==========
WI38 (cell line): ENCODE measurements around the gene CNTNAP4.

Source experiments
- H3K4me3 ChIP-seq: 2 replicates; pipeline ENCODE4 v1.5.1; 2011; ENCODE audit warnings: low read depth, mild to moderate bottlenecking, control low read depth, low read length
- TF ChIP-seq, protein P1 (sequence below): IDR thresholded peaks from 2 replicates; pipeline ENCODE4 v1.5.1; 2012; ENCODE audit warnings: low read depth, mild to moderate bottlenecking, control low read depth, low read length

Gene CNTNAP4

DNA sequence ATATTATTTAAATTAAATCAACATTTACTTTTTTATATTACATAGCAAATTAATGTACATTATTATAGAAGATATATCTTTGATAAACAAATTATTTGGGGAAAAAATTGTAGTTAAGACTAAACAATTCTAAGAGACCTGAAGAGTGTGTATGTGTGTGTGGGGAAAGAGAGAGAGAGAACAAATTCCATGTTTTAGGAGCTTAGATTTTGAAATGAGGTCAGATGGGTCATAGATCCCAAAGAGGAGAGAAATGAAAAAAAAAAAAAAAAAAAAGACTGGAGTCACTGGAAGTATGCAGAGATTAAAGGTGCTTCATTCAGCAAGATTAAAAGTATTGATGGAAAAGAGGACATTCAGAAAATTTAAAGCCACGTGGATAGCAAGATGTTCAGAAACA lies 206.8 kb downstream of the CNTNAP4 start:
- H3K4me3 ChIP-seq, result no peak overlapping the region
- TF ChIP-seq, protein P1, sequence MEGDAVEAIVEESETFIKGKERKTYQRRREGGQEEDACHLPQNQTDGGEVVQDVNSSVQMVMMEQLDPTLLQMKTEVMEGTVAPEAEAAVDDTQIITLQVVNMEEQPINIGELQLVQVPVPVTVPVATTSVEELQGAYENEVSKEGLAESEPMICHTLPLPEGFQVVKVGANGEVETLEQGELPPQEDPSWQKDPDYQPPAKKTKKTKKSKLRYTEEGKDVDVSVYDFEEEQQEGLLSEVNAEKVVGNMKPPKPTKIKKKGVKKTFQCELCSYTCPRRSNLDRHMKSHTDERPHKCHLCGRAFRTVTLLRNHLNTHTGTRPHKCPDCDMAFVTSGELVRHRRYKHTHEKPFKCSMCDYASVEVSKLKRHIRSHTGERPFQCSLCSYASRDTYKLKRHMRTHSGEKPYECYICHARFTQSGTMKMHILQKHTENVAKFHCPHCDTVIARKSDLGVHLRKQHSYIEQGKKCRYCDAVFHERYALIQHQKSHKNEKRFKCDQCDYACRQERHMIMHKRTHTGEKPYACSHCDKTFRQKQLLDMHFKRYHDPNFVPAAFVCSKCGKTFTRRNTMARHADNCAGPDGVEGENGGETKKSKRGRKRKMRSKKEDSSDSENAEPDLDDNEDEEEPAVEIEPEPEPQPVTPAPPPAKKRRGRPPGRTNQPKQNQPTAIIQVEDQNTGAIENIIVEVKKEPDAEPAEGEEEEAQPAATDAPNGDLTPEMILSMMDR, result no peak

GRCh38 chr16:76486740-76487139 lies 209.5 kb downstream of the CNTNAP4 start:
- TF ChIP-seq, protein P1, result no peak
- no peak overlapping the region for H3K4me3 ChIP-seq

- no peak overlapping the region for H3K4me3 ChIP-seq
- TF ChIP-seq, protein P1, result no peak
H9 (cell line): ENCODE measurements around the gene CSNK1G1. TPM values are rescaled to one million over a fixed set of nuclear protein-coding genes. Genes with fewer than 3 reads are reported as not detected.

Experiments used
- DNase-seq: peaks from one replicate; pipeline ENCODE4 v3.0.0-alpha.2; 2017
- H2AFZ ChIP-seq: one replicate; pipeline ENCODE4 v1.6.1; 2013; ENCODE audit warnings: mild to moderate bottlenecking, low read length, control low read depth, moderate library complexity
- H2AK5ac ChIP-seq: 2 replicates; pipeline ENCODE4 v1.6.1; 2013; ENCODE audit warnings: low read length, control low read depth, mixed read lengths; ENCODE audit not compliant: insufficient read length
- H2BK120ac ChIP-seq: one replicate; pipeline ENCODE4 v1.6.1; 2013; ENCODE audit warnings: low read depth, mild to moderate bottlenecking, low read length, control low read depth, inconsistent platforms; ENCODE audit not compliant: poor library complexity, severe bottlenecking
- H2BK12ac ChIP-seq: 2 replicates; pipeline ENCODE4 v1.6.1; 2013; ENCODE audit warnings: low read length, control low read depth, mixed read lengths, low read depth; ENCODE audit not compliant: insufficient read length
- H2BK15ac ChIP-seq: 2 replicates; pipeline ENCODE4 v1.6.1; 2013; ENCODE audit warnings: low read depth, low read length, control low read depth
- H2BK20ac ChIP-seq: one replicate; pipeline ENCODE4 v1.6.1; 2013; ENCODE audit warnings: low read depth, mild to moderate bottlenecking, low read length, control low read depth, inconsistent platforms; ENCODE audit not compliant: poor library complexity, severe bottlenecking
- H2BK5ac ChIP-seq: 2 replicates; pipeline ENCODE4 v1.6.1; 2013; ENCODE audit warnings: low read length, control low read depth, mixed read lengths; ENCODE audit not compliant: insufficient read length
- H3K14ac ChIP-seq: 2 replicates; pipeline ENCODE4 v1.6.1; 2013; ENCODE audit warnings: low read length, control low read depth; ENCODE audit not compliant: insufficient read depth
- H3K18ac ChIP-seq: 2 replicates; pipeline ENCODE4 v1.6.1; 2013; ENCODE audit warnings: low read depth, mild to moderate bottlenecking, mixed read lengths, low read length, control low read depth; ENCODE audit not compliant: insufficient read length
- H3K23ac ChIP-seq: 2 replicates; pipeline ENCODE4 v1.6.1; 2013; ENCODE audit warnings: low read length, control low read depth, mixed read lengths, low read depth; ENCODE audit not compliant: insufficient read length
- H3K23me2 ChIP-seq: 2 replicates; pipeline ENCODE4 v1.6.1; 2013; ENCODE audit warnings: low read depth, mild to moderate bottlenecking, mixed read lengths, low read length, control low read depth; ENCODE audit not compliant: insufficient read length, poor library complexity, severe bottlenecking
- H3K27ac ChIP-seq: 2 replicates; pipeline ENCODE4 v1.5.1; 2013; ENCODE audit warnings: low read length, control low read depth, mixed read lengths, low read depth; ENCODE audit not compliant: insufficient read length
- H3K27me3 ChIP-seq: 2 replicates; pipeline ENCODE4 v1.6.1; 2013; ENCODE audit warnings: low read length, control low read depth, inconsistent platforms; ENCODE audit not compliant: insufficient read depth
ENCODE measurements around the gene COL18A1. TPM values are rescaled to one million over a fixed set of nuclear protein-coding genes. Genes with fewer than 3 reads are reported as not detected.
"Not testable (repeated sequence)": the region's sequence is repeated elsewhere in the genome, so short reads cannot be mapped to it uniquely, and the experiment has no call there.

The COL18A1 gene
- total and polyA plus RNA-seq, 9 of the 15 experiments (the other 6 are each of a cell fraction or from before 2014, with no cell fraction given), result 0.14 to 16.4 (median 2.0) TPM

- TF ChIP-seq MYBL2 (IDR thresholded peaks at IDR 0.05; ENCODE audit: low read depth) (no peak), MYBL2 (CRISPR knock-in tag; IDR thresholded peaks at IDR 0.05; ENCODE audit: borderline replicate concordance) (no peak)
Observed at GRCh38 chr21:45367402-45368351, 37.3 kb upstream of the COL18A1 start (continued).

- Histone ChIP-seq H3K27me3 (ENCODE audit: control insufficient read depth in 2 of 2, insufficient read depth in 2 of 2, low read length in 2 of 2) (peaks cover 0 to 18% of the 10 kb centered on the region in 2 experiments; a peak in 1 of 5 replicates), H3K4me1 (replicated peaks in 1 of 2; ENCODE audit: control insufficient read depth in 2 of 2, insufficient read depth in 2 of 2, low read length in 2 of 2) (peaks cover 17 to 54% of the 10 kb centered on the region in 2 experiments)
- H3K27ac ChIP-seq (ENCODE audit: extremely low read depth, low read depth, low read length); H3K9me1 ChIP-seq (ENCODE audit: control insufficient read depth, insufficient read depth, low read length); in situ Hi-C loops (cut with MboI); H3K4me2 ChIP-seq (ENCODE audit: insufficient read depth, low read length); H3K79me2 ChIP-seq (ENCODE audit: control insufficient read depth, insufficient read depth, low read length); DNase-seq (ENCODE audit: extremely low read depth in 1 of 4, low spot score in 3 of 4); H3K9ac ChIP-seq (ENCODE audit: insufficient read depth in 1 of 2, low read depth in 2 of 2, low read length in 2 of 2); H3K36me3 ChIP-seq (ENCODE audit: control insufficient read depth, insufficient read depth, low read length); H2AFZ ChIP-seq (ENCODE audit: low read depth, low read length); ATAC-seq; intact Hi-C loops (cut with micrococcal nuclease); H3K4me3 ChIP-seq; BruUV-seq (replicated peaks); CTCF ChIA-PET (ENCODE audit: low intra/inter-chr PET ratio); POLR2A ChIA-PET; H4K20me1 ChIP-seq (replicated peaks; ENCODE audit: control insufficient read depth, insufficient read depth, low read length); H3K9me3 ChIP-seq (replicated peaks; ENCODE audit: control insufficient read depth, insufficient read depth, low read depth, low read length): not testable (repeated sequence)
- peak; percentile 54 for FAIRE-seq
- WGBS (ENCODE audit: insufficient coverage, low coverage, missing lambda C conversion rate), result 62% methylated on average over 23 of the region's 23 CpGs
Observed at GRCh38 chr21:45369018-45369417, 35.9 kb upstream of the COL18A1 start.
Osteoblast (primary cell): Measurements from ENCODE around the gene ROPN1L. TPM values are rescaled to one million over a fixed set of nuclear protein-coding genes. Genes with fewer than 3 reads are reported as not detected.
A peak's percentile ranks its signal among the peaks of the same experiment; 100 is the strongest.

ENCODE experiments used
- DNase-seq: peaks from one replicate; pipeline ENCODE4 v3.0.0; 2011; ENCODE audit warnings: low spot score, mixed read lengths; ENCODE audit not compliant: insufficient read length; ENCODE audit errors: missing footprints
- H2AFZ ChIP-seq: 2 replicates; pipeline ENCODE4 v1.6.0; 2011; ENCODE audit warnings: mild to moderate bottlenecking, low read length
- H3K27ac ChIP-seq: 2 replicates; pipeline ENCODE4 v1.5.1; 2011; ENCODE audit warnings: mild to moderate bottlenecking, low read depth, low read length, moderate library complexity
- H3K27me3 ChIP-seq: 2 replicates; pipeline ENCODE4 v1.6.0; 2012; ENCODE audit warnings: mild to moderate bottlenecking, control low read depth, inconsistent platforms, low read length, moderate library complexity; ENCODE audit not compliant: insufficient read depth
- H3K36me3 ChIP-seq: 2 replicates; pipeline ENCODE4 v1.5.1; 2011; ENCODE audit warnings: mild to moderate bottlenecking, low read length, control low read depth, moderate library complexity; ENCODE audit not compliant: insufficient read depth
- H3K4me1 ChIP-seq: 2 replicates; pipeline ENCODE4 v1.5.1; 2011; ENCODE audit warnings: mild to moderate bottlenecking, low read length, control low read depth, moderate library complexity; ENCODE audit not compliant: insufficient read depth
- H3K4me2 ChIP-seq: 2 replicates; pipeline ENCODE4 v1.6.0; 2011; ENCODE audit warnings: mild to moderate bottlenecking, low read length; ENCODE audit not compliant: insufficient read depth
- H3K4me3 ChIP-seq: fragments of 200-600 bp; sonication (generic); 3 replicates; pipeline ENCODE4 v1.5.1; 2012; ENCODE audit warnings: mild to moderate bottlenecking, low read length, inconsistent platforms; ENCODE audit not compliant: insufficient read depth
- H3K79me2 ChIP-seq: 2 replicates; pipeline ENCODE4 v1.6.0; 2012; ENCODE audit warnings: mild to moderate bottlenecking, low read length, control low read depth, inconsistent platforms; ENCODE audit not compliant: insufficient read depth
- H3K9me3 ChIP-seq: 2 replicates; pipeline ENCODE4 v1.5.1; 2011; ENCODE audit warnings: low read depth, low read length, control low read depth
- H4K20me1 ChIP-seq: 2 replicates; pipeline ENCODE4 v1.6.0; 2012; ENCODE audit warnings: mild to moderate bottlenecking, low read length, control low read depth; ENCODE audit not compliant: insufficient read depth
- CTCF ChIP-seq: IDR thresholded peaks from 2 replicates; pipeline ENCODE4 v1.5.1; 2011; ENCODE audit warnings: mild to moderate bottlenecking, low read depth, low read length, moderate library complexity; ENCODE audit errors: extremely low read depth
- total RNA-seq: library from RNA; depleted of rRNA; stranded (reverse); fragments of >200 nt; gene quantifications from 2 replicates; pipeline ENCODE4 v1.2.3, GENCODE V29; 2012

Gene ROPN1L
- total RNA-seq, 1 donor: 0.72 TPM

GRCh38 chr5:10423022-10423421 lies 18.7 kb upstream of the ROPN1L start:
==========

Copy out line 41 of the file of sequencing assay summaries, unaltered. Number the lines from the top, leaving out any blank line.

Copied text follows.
Osteoblast (primary cell): Measurements from ENCODE around the gene ROPN1L. TPM values are rescaled to one million over a fixed set of nuclear protein-coding genes. Genes with fewer than 3 reads are reported as not detected.